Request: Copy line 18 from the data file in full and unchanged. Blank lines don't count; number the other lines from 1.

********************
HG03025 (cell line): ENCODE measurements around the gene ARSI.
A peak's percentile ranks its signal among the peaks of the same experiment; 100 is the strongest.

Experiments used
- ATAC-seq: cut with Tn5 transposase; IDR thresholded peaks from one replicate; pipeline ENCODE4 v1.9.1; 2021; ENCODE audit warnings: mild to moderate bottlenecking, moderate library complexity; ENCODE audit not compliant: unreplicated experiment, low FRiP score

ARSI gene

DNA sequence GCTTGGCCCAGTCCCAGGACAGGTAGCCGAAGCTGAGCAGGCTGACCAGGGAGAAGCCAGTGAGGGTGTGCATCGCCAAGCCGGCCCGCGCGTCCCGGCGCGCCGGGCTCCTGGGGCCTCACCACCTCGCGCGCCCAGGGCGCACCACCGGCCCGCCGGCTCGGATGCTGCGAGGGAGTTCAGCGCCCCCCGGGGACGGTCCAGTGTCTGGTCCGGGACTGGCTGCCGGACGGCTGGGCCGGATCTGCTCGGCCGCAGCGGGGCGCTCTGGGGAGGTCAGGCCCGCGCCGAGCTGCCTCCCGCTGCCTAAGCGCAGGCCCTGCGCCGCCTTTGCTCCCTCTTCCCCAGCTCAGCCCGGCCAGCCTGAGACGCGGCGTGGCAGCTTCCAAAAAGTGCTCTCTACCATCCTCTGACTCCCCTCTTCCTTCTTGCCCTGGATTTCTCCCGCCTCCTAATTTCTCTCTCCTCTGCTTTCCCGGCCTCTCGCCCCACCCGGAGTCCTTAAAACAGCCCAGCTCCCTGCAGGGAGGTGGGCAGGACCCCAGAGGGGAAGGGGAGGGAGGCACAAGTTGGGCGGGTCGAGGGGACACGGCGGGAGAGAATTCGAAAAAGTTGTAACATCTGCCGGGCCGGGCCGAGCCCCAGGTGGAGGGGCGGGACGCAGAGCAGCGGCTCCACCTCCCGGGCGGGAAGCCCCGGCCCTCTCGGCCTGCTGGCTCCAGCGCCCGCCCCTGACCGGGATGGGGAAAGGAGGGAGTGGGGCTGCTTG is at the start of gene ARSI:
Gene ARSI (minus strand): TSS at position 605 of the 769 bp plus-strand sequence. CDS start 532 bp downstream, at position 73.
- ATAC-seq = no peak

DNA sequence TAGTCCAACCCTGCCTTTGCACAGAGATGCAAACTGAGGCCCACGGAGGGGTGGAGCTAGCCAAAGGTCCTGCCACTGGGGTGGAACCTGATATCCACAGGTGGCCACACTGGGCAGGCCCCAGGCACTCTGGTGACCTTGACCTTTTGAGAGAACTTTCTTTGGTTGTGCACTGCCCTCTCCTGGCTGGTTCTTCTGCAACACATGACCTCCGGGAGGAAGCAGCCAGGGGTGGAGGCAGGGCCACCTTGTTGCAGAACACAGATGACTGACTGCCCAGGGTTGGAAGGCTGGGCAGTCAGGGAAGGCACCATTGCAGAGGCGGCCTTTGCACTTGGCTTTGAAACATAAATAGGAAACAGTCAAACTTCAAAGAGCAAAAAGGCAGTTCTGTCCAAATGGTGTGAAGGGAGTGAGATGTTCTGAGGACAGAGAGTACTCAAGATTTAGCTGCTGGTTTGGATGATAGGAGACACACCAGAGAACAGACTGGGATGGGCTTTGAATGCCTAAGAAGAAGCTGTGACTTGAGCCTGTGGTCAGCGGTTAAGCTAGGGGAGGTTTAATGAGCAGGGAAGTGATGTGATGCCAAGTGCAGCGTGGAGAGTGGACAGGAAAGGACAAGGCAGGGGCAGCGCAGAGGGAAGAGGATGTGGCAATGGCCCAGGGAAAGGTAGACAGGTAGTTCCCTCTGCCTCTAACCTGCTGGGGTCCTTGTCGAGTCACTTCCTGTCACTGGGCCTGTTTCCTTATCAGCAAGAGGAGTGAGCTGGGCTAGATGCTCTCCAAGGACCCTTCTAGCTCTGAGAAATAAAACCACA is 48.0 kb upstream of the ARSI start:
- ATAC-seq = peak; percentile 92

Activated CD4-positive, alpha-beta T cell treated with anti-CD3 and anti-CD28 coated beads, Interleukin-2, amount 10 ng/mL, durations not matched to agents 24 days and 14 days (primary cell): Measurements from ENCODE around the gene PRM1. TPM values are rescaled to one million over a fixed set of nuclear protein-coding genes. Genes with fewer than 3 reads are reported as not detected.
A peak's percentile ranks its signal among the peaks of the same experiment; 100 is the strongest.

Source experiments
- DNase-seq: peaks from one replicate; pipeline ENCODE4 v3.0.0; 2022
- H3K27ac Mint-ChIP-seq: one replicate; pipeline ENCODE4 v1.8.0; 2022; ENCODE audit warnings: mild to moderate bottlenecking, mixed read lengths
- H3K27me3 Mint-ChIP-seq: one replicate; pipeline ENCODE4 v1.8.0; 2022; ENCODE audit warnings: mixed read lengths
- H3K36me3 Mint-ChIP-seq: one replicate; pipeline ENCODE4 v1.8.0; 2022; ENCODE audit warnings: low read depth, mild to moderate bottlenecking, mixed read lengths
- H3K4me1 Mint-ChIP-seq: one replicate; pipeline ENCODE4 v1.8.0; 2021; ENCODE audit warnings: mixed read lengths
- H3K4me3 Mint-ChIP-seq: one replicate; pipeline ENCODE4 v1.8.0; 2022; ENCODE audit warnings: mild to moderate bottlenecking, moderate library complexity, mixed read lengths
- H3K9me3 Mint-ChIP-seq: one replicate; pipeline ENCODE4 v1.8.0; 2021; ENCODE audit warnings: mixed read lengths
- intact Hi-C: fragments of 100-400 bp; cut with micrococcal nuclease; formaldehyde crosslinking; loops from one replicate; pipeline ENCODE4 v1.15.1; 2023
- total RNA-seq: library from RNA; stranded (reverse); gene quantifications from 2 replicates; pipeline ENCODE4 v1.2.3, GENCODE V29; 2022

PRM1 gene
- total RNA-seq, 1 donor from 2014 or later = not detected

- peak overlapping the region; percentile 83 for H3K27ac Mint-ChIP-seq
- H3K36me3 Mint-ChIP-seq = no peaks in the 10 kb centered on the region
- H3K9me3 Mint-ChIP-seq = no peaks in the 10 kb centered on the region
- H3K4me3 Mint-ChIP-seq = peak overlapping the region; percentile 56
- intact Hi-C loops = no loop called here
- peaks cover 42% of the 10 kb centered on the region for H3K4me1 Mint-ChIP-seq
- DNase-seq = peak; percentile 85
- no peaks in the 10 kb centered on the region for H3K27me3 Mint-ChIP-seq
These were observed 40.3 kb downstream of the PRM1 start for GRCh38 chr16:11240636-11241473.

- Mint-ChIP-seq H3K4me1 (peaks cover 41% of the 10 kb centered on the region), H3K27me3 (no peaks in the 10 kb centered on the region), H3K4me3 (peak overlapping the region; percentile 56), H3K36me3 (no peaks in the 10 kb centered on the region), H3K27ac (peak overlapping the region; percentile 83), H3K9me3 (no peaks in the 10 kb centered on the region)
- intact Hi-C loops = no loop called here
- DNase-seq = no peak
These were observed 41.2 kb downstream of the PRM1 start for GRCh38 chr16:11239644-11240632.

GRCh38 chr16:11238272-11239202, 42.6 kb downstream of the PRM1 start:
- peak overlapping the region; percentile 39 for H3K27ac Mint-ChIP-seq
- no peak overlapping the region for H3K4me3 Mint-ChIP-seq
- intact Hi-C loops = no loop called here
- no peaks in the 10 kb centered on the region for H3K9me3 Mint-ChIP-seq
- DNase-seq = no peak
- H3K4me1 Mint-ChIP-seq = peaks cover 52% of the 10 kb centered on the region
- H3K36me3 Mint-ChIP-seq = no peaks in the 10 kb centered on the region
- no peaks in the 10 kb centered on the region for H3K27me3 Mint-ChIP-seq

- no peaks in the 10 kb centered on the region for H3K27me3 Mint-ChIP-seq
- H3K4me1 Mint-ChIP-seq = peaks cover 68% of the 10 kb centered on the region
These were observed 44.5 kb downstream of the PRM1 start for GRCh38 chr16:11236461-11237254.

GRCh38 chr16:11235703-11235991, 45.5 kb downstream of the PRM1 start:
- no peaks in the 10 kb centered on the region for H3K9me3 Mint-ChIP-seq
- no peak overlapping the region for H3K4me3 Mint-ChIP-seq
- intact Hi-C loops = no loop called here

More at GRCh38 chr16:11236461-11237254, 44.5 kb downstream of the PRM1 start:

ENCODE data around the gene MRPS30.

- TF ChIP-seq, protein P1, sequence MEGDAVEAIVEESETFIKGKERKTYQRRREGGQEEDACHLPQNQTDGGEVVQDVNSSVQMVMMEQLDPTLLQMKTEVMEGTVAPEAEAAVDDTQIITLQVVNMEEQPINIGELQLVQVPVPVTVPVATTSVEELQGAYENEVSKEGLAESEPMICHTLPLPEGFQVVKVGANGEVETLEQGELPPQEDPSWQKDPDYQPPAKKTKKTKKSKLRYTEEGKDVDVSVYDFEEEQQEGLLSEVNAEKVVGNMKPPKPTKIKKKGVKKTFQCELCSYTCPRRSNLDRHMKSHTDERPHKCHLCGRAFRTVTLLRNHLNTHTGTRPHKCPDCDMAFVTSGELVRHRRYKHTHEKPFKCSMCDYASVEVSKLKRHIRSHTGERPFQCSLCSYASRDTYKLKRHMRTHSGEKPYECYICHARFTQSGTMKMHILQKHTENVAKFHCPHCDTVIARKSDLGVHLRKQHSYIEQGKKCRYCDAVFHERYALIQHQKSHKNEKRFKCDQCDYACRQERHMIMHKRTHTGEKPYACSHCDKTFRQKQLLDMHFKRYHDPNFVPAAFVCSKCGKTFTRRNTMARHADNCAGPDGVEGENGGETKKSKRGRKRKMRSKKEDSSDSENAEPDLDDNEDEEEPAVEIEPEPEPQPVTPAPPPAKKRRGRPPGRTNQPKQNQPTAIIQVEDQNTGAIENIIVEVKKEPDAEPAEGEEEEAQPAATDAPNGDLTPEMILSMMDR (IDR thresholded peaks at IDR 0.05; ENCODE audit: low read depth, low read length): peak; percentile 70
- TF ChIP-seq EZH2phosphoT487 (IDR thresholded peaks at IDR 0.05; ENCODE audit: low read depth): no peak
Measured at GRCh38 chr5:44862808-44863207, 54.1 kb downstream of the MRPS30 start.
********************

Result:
- H3K4me1 Mint-ChIP-seq: one replicate; pipeline ENCODE4 v1.8.0; 2021; ENCODE audit warnings: mixed read lengths